Hand Sanitizer Dangers

Reader Contribution by Tom Vick
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Keeping a bottle of hand sanitizer at the ready can come in handy in situations where you can’t access soap and water, but using it too often can come with some risks. Consider the following hand sanitizer dangers and make sure your hand sanitizer ingredients are safe and non-toxic.

Soap vs. Sanitizer

Most doctors and researchers agree: soap wins hands-down over hand sanitizer. Cleaning with soap and water is better at reducing germs than hand sanitizer, and hand sanitizer cannot be used effectively in many situations. If your hands are visibly dirty or greasy, hand sanitizer just does not work.[1] It is designed to kill bacteria, but doesn’t remove dirt and debris, which is often how toxins and infections are spread. When washing your hands, the ingredients used are rinsed off immediately, as opposed to hand sanitizers, which can be absorbed through the skin.

Harmful Hand Sanitizer Ingredients

While we want to keep our hands clean, we don’t necessarily need antibacterial hand sanitizer or hand soap. Many products that are labeled “antibacterial” contain chemicals that are detrimental to our health.

Triclosan, a commonly used agent, is an endocrine disruptor that interferes with the proper functioning of vital hormones like thyroid hormones.[2] It is linked to detrimental effects on the nervous system, and is linked to allergies and asthma.[3] Beyond its direct effect on your health, it may also contribute to antibiotic resistance.

Triclosan can be absorbed through the skin and has been found in the urine of 75 percent of Americans sampled.[2] But for all of that risk, there’s not even sufficient evidence showing that it is effective.[2] The FDA is working to review the research on triclosan and has concluded that it is no more effective than regular soap and water at removing bacteria and provides no additional benefits.[4] However, it may take time to remove this ingredient from products on the market, so check labels to make sure you’re not exposing yourself to it.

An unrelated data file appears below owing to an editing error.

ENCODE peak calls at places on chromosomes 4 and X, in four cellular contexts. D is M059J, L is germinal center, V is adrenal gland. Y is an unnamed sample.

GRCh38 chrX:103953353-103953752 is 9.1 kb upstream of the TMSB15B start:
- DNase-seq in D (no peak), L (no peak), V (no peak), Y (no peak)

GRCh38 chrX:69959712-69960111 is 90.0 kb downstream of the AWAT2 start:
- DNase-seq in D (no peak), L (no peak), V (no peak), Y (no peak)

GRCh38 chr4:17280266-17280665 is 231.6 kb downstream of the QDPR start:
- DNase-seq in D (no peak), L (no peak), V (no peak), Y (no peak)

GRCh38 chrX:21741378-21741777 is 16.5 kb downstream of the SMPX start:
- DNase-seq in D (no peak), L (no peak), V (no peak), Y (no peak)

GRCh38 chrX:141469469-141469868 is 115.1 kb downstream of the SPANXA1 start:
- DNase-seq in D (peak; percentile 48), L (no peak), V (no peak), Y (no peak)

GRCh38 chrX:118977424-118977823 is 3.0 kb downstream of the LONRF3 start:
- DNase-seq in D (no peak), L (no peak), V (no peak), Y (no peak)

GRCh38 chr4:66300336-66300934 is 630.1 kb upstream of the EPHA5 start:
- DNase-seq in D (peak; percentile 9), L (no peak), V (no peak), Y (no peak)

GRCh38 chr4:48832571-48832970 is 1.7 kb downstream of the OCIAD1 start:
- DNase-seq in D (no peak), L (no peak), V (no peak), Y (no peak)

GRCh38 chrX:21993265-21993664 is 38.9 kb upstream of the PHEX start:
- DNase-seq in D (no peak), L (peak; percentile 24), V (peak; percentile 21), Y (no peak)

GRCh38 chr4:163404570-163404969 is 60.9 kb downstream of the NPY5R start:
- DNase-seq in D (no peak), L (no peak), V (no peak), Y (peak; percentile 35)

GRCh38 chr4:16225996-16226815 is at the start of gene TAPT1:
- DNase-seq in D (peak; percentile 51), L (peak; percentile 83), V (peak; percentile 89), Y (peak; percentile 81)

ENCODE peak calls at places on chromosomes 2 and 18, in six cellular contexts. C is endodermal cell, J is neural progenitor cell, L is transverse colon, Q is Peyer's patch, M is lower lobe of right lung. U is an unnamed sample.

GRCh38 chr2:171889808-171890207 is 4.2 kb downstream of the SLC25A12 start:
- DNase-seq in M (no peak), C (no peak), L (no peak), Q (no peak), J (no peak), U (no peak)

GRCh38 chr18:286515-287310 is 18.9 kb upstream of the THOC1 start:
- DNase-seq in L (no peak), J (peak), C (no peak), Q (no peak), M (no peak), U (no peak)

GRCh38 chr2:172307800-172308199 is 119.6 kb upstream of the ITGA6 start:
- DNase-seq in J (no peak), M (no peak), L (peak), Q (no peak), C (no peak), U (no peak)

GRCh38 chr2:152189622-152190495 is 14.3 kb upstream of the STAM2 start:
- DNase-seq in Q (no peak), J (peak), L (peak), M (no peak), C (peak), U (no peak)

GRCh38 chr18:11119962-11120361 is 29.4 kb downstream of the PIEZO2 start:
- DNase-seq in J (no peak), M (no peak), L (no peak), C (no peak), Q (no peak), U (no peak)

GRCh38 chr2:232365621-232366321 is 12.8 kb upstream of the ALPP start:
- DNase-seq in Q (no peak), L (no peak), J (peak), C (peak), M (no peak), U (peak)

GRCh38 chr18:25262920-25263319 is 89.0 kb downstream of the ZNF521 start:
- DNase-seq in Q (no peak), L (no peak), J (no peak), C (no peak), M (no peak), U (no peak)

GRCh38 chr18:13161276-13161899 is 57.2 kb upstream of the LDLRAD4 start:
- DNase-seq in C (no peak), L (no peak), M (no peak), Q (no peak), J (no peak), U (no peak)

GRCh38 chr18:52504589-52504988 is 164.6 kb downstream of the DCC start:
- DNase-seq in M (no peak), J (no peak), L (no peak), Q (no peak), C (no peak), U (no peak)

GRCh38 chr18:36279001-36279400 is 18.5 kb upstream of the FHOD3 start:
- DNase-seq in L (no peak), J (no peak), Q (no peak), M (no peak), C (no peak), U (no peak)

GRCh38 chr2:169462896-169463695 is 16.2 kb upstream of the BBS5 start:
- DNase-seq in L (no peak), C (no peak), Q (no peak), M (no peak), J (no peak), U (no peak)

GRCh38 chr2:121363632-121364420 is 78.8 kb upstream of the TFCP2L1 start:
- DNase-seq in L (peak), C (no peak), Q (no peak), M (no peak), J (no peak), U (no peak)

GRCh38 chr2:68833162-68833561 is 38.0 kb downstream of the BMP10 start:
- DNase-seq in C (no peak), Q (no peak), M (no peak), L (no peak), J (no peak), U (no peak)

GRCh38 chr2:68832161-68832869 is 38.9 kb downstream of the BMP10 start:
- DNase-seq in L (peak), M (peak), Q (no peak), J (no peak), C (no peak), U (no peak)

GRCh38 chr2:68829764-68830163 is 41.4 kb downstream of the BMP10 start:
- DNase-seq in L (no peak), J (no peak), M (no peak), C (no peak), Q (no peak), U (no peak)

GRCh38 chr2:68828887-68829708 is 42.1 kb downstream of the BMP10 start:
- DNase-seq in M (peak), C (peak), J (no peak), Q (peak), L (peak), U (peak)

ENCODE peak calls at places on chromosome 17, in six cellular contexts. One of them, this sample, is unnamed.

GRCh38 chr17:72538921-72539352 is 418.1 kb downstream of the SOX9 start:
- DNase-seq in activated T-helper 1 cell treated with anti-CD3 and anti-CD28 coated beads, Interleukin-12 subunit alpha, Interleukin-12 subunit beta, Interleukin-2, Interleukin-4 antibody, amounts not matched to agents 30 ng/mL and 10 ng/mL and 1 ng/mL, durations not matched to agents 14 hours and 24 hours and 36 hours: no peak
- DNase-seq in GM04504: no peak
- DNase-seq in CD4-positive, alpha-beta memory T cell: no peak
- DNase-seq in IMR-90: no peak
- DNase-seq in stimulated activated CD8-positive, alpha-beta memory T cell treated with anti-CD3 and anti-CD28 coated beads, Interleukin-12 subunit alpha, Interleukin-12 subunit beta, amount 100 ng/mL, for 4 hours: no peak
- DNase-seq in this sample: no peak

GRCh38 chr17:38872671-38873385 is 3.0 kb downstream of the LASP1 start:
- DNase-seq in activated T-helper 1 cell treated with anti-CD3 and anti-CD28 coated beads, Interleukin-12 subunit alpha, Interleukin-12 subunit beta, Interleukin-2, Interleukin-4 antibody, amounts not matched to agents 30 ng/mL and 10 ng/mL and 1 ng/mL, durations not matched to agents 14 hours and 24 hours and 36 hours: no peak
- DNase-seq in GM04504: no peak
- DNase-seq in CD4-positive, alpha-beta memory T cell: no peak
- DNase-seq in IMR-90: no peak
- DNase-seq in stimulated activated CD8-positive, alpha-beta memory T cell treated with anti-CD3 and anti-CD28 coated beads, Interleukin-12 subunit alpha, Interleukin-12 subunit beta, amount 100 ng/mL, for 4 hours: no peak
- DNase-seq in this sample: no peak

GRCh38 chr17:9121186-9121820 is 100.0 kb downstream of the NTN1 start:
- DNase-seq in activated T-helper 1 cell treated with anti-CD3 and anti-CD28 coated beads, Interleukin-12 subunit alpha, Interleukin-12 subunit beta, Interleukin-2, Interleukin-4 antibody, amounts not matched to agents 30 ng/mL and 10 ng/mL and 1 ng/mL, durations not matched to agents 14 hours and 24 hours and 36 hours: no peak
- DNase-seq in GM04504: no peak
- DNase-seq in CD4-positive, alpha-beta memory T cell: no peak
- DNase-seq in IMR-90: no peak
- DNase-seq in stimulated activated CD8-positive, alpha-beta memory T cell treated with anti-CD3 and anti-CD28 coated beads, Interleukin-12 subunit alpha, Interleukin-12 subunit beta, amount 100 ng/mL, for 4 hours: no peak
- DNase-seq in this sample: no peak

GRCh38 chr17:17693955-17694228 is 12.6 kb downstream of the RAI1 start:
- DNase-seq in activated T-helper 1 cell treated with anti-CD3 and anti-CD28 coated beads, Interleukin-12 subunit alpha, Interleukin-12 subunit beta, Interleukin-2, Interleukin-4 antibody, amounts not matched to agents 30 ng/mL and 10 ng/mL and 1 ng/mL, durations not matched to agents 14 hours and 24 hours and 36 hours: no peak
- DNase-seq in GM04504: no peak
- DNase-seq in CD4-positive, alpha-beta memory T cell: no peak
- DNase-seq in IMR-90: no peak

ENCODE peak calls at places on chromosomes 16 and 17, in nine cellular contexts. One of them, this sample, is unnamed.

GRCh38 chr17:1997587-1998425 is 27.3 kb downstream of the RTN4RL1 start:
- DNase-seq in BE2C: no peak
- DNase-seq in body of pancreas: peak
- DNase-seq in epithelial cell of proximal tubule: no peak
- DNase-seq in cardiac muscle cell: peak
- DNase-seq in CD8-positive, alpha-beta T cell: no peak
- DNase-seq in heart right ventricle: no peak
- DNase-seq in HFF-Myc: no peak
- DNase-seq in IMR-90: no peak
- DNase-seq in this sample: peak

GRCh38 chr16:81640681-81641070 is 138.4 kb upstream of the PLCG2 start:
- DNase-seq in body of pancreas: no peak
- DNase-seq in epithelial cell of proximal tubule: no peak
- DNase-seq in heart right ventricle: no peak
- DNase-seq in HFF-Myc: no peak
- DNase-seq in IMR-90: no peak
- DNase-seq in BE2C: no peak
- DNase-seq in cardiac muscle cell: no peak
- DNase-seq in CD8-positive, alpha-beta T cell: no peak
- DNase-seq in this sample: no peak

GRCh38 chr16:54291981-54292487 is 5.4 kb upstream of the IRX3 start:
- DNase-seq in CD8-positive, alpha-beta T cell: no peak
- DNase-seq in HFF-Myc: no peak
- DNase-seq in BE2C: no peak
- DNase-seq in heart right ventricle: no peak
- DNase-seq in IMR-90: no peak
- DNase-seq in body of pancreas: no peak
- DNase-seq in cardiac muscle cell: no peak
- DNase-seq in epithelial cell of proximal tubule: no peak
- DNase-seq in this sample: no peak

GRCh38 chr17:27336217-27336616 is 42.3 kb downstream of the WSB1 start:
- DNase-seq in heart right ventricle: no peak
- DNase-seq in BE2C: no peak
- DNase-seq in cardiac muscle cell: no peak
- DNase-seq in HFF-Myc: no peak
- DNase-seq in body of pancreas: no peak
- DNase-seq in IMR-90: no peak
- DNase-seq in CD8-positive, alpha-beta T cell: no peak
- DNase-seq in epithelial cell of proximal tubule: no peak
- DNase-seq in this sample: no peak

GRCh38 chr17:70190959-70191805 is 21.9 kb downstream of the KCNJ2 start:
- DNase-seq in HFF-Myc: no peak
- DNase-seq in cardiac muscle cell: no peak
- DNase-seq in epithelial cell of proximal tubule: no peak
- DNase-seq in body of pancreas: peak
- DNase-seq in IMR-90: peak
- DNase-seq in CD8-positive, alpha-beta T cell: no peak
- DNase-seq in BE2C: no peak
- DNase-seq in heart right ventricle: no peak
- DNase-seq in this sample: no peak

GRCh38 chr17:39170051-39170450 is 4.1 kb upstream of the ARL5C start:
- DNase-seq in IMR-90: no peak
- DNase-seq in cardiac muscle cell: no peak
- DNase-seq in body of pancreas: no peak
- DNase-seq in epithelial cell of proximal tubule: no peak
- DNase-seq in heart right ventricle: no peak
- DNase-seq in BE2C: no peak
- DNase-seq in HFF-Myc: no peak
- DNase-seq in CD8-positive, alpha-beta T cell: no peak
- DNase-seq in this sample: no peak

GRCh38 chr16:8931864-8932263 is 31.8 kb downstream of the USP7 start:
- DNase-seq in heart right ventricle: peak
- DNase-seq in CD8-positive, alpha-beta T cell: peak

Beware of Fragrance

Many hand sanitizers also list “fragrance” as an ingredient. This term can mask a long list of potentially harmful chemicals, including phthalates. Phthalates are also endocrine-disruptors and affect the activity of estrogen and androgens in our body. Even at low concentrations, phthalates are associated with detrimental effects on the development of the male reproductive system as well as increased risk of breast cancer.[5]

How to Safely and Effectively Keep Your Hands Clean

Washing your hands often with warm soap and water is your best bet when it comes to keeping your hands clean and minimizing your exposure to harmful bacteria and viruses. Most of us do not wash our hands long enough: You should scrub continuously for 20 to 30 seconds with warm water and dry your hands afterwards.

Use hand sanitizer only when you have no option to wash your hands with soap and water. Remember that it will not work when your hands are visibly dirty. To use correctly, apply the amount directed on the bottle, and be sure to rub your hands vigorously until it dries completely.

Don’t sweat it if your hands aren’t completely clean all of the time. Some researchers believe that the human immune system needs to be exposed to bacteria to develop properly.[3] There is even some speculation that the rising incidence of autoimmune and allergic diseases in certain populations are associated with widespread use of antibiotics and sanitization practices.[6]

Safer Hand Sanitizer Options

Alcohol-based hand sanitizers are useful to have on hand for those rare times you need it, but be sure to reduce your risk of hand sanitizer dangers by reading labels carefully. Safer versions contain only a few, safe ingredients. Try Dr. Bronner’s Organic Lavender Hand Sanitizing Spray, which is organic and contains only ethanol, water, glycerin, and lavender oil. Avoid synthetic fragrance, triclosan, and other harmful hand sanitizer ingredients.


[1] Center for Disease Control. 2013.
[2] J Occup Environ Med. 2014 Aug;56(8):834-9.
[3] Environ Health Perspect. 2011 Mar;119(3):390-6.
[4] FDA Consumer Updates. 2013.
[5] Climacteric. 2014 Aug;17(4):377-84.
[6] Clin Exp Immunol. 2010 Apr;160(1):1-9.

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